ACTA: The Ethical Analysis of a Failure and Its Lessons

Luciano Floridi, the UNESCO Chair in Information and Computer Ethics at the University of Hertfordshire, has written a helpful analysis of the Anti-Counterfeiting Trade Agreement and its failure.

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  1. Luciano shows a key misunderstanding that likely comes from an acceptance of the status quo and an ignorance of history. The whole concept of an information economy is faulty. It relies on the concept that information can somehow be shared, and yet still be prevented from being further shared without further recompense to the original creator.

    It is the belief that somehow our ideas are ours alone, and that only we should ever profit from them. It is a purposeful ignorance of the knowledge that ideas are rarely revolutionary or new. We as a species are evolutionary, and so too are our ideas; they build on what is already known, or has already been expressed.

    It has only been in the last ~200 years that mankind has tried to suggest such information should be or could be controlled, and of course the motive even then was for personal profit.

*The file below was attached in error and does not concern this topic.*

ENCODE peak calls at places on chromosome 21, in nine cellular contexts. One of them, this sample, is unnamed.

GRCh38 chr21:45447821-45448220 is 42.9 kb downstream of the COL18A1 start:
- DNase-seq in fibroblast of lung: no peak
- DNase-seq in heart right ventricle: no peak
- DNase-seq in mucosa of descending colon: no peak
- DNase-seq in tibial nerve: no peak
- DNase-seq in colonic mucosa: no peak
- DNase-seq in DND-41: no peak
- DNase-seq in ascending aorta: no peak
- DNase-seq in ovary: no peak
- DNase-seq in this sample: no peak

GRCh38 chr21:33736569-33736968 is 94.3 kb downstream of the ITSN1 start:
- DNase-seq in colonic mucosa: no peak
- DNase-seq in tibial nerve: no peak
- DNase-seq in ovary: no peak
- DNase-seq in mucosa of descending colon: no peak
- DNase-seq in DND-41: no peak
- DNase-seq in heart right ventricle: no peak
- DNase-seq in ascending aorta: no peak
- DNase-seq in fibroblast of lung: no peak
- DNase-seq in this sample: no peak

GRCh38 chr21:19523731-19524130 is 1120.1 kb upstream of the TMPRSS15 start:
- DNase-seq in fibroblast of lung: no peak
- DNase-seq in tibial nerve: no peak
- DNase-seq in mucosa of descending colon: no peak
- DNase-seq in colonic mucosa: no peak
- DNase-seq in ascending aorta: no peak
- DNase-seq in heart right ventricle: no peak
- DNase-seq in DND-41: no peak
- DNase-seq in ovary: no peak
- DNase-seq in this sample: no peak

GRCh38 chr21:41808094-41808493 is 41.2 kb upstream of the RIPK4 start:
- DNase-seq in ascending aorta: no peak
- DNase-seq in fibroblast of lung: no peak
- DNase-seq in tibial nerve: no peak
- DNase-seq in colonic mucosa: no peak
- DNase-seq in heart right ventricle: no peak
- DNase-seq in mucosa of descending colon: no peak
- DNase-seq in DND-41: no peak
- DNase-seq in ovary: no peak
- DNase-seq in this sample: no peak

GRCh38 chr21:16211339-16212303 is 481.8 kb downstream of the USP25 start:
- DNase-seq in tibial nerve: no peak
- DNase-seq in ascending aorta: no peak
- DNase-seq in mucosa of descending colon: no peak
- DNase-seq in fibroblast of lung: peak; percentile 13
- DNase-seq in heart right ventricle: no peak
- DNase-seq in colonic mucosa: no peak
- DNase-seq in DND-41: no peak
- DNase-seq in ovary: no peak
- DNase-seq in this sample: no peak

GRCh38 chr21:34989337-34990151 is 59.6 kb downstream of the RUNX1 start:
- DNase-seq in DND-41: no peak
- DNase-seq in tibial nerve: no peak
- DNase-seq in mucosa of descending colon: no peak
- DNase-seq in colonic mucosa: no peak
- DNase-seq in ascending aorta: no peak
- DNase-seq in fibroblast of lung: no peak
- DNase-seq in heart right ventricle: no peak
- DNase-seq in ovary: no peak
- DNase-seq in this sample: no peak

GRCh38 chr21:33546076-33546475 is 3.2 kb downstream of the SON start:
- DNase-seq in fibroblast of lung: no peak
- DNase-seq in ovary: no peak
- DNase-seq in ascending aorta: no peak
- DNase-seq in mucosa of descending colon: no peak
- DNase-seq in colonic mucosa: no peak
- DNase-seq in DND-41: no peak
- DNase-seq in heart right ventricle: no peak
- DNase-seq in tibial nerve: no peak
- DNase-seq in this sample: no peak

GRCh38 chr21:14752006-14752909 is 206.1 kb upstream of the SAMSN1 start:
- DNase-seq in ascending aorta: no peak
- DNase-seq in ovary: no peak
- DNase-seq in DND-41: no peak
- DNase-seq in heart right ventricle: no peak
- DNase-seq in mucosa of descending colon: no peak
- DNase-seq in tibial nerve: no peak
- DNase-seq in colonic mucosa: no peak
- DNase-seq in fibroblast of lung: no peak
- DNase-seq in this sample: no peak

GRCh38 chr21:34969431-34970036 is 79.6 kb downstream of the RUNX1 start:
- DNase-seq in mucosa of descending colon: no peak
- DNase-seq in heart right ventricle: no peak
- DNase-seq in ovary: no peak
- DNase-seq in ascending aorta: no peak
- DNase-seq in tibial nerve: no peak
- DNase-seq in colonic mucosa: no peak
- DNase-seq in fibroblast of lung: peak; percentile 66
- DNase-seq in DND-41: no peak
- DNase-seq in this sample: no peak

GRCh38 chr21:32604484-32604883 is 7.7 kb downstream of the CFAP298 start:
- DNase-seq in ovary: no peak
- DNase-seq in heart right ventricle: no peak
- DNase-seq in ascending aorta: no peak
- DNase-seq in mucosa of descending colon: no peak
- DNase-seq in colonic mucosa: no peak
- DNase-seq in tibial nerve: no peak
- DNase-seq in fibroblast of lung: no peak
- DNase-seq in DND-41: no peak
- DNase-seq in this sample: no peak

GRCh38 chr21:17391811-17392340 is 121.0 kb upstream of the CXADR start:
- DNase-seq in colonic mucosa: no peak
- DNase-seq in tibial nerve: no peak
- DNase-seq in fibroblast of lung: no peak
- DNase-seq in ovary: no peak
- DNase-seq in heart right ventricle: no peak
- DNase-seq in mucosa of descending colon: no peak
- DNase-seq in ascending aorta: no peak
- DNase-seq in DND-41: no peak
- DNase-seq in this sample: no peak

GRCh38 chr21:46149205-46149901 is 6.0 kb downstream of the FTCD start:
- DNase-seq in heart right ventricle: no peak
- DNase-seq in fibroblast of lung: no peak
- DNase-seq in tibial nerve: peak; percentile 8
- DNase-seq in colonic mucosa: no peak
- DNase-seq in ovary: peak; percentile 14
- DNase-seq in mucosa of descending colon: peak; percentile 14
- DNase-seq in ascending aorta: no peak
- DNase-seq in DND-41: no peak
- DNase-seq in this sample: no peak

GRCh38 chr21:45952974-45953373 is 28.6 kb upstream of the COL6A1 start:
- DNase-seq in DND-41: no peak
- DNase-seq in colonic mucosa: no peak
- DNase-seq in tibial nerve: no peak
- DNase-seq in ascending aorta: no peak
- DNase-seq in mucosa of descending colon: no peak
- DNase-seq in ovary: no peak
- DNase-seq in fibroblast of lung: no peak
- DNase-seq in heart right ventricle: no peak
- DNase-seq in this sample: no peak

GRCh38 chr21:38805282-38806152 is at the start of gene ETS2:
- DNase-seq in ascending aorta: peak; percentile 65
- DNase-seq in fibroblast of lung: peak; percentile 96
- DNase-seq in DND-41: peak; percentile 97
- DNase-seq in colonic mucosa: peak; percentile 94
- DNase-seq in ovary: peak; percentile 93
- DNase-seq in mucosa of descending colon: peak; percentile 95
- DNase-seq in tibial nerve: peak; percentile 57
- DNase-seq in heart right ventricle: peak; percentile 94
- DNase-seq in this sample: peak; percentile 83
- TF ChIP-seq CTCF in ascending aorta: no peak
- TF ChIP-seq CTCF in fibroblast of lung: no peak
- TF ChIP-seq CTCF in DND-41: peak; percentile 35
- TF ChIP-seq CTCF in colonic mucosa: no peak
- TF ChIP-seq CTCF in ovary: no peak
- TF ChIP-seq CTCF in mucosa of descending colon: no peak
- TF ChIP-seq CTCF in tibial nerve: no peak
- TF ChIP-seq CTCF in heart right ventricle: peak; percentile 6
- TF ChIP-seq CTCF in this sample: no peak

IPR suggests that whoever is first to suggest or invent something is special, and that no other human being could possibly have done the same. It is a fallacy at its core, and something that I at least hope the human race can evolve beyond; because truly the mere thought that an idea can be ‘owned’ is a drag on the advancement of our human race.

  2. Paul Sijpkes says:

    information economies, a pragmatic perspective
    Richard you have a good point, and I wish that we could achieve such a utopian circumstance. But this may involve returning to bartering goods, as we did over 2500 years ago, instead of using an abstracted form of currency. If the good being bartered is information, then we have the difficulty of transferring that value into energy. Since we are life forms, we all need energy in the form of food to survive, which needs to be grown. The people that create information create something intangible which we value but can’t eat, we value it every day through our television, browsing the internet, downloading movies, music etc. If we value it, then we should pay for it, the problem ends up being who get’s paid? The obvious person is the person who produces the good that we value, whether it is unique or not. Now do we call that person the ‘owner’ of the information? That’s another question, but I think John Locke had something to say on this…